|Inuit whalebone carving of shaman.|
On the first afternoon out I hunted an area where I could shoot a bull or a cow. It meant driving further from home but bull elk are by far in the minority and having failed to kill a deer, I was after meat. After a long drive down a very bad dirt road, trying to get to the edge of the Platte River wilderness area, I was blocked by recently fallen trees. With the pine bark beetles killing the forest I carry a chainsaw in the truck in case a tree comes down behind me blocking my exit. I did not take the time to clear this one and hunted into the wilderness from where I was halted. I found plenty of mule deer and elk sign, including sign of a recent mountain lion kill. I was back to the truck by headlamp after dark, not having seen an animal.
|The Southwestern Naturalist 48(1):147-153. 2003|
I have driven up Hwy 230 more than a hundred times and have never seen an elk on the road there; as I went after him I could not help but think that he was mine, a kind of a gift. Leaving my binoculars and other gear in the truck was a big mistake. Elk tend to run until they feel they are safe, which is often not too far, and then will hide in thick cover. I had little chance of spotting him before he spotted me through the dense lodgepoles without my binoculars. I believe I would have killed him if I'd have had them. Another lesson learned.
* * *
After that hunt I thought my season was over. I studied the regulations and discovered that within a two hour drive there were two areas where cow elk (but not bulls) could be tagged until November 14th on a general elk license. The open areas were above Encampment WY on the north side of the Battle Mountain highway and over the continental divide toward Baggs WY. I was not able to get away until the second weekend in November, the last weekend.
Above Encampment there was lots of of snow, I was a bit worried about the forest service road but it was passable, with 4-wheel drive and good tires. Right at the turn-in I cut some fresh tracks and I geared up and started to follow them. It was 7:20 AM. Before long I was following an animal that was bleeding -- intermittently but heavily at times. It had bedded down more than once and there were pools of blood at the beds, though as I followed, there seemed to be less blood. The animal had large tracks so I was worried that it was a bull (which I could not shoot), or even a moose. After less than a mile I jumped her. I could not tell for sure if it was a cow or bull because I only saw the butt before she crashed off into thick timber. I did not get a shot.
This happened two more times before she crossed the forest service road. She would wander into an old overgrown clearcut and bed down, even thought I was never far behind. There was no way for me to be quiet on my approach in those dense places and she'd hear me and crash off before I could even see her. I followed her tracks to the road and there was truck idling there, she'd crossed, dropping some blood, and some guy had stopped and was following her on the other side of the road -- just to see what was up. He was cutting firewood having killed a cow the night before. He drove me back to my truck so I could move it down the road (maybe 3/4 mile) before following her again.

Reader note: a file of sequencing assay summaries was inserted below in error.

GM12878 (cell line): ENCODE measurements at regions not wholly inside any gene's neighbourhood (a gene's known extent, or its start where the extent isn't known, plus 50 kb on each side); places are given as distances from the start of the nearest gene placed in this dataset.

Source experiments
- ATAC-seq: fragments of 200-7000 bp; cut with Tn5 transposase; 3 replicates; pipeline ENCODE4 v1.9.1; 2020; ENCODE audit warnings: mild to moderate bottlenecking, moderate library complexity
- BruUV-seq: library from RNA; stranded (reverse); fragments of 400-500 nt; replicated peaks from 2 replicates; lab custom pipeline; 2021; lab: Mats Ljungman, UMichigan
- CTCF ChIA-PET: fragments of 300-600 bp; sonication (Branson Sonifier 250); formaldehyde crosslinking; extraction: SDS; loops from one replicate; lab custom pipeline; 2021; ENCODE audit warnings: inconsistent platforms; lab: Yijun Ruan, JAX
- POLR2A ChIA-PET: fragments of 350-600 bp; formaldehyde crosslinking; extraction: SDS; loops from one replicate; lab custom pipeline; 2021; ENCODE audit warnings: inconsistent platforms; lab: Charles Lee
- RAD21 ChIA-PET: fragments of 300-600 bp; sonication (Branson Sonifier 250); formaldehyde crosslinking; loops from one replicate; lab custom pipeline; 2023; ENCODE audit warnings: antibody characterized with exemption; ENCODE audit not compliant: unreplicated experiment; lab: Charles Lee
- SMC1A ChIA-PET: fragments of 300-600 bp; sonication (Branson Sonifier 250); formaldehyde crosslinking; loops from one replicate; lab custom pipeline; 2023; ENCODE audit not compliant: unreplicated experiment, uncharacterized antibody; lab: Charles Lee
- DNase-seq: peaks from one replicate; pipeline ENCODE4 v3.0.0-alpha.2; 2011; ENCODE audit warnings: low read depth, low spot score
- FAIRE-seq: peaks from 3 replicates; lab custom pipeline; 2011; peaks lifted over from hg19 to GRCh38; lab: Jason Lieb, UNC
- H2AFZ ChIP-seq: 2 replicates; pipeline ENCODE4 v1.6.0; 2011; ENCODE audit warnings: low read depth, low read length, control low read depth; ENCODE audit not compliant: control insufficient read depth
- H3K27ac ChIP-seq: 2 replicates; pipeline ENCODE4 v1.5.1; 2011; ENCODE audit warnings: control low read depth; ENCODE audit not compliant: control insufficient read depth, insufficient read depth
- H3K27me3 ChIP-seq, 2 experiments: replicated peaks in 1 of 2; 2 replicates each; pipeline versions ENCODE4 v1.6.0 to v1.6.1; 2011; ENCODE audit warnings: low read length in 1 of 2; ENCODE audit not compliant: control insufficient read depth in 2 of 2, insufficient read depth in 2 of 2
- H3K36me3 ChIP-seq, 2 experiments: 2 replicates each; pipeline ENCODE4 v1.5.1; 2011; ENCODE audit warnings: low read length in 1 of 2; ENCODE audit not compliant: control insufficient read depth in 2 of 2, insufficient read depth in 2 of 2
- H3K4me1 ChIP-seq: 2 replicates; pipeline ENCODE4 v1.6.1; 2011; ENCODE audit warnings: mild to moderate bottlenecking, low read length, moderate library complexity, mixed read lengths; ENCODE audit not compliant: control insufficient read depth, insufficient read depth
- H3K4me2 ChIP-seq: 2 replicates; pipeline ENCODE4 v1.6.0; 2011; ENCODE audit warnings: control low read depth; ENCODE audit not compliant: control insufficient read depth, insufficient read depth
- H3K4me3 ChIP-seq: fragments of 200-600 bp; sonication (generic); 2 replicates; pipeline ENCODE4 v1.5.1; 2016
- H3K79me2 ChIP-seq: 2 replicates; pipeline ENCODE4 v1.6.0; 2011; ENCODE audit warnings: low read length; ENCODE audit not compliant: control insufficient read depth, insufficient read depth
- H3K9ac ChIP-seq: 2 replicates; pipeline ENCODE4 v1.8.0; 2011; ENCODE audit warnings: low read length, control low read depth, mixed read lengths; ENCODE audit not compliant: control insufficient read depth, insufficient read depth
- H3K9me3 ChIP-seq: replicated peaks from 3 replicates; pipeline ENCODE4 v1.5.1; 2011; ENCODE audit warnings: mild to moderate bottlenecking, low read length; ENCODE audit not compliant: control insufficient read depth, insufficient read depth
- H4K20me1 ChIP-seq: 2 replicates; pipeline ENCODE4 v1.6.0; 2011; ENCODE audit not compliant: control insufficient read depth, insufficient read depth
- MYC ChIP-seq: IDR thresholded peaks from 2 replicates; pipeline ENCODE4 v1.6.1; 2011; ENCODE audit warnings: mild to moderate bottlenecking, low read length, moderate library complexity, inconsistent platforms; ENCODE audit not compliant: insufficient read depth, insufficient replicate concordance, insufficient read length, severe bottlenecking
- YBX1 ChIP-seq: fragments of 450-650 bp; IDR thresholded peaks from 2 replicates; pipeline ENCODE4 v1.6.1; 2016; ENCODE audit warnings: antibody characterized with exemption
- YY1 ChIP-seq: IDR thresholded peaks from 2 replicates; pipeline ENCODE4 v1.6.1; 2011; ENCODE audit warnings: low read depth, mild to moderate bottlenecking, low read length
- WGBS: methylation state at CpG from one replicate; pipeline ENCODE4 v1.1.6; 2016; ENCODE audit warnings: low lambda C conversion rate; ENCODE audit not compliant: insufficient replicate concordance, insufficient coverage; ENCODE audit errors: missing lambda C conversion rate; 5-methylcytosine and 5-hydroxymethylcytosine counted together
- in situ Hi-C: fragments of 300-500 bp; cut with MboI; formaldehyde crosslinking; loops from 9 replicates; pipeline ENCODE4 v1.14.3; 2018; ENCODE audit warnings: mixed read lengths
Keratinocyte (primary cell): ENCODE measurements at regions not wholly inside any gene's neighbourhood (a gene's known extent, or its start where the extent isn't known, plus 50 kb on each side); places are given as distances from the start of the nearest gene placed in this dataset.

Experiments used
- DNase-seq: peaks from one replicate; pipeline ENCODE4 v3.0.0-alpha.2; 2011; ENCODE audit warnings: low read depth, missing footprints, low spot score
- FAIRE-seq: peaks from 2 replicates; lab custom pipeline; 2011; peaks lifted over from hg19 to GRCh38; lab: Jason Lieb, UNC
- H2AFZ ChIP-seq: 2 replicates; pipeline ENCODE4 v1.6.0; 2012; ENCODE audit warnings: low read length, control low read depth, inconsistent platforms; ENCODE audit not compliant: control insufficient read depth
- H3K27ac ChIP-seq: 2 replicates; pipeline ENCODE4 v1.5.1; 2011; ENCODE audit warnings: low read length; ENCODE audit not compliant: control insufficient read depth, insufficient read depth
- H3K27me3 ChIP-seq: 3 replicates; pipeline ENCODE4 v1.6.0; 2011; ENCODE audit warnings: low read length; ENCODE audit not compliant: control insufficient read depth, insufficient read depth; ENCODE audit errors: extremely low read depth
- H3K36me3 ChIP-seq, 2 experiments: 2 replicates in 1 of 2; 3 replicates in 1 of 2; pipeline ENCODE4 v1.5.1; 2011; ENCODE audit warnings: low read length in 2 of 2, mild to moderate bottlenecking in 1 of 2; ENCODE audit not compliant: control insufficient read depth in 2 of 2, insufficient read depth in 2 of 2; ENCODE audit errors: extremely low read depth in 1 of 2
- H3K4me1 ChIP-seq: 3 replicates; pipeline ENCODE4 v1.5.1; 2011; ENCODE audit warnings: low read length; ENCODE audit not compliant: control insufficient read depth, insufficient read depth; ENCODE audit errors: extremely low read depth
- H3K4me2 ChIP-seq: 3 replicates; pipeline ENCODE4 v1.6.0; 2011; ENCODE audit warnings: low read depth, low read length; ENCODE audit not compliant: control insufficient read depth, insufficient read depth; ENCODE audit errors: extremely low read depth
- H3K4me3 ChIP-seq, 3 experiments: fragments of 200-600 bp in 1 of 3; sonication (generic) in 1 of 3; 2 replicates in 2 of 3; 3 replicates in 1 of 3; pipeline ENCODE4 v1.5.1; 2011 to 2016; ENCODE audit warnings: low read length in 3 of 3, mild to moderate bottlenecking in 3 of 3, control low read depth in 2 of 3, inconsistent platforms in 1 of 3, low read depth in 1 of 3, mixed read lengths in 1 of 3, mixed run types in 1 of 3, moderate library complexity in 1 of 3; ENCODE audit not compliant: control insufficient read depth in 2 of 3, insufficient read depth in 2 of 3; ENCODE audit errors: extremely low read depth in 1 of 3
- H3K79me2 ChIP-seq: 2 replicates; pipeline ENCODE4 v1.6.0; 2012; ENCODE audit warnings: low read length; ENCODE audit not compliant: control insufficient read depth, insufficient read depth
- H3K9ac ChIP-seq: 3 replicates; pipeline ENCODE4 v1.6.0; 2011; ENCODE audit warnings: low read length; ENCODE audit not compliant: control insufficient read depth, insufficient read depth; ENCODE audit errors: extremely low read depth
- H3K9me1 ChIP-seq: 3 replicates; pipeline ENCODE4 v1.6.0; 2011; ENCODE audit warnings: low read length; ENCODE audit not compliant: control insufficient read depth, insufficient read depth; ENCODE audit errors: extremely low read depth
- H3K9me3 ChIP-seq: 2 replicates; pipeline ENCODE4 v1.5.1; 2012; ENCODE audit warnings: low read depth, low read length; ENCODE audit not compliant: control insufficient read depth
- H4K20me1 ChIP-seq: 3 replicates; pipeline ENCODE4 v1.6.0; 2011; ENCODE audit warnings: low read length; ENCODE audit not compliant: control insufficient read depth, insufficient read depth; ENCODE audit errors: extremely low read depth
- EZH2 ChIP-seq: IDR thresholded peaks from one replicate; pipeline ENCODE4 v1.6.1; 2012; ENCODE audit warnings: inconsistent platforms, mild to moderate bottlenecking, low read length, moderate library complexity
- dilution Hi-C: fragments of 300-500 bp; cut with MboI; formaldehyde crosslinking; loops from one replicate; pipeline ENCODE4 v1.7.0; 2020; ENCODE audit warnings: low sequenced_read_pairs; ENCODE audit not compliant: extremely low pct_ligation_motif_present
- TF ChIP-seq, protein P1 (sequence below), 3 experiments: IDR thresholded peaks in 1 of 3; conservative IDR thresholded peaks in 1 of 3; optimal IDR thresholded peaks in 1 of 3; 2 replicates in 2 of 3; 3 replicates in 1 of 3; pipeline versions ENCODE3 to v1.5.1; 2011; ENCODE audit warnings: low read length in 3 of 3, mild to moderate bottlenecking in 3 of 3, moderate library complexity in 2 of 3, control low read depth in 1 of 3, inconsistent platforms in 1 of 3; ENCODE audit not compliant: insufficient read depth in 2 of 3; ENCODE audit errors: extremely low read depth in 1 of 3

I moved the truck down to the new crossing point and took off after her again. I bumped her out of thick cover again almost right away and did so too more times in the next mile an a half. At one point, in the heavy cover of an old clearcut, she was very close and she grunted threateningly at me before crashing off. She did it again about a quarter of a mile further along and I ran forward and as she ran off I took a hail Mary shot through the thick trees. I knew she was already wounded in some way and I was getting worried about how I was going to get her out since now I was far from the truck. I was shooting 250 grain round-nose bullets out of the 35 Whelen at around 2500 fps; a brush bucker if there is one. I had followed her more than a mile from the truck, closer to two, and I did not have my GPS so, aside from the fact that I knew the road was somewhere southwest of me, the only true way I knew to get back to my truck was to follow my tracks. It was snowing so I was worried my tracks would disappear. At the first shot she stopped, then started wobbling forward -- I ran forward and I could see her clearly this time -- and at the second shot she went down. I hit her in the heart. It was 10:15 AM, just about three hours after I'd started tracking her. The blood I'd been seeing was from her left rear leg which was shattered and hanging free just below the hock joint. I have no idea how she kept in front of me for three miles, maybe four, we'd made wide detours from the road.
|Cow elk: I tracked her for about 4 miles.|
They said "About eighty-five yards, just follow our tracks."
This was luck beyond belief. I gralloched her and hiked back out to get my truck and my dog. I pulled in my orange toboggan in and carried the game bags. It took two trips to get her out. By 3:30 I was on my way home. I stopped in Encampment, an otherwise deserted town, at the surprisingly stylish Chez Booze and picked up a bottle of Jameson.
I took a chance by following up a wounded animal. There was no telling if she'd been gut shot or how much meat might have been ruined. Nichola Fletcher warns that the meat from a stressed animal may be inedible and certainly will not be as good as the meat from an animal that has been dispatched quickly. But I did feel good about taking an animal that would not have survived the winter. The meat was hung for a week before I butchered it. For a change, I had near perfect temperatures, freezing at night and up into the low 40's during the day. It has proved to be excellent.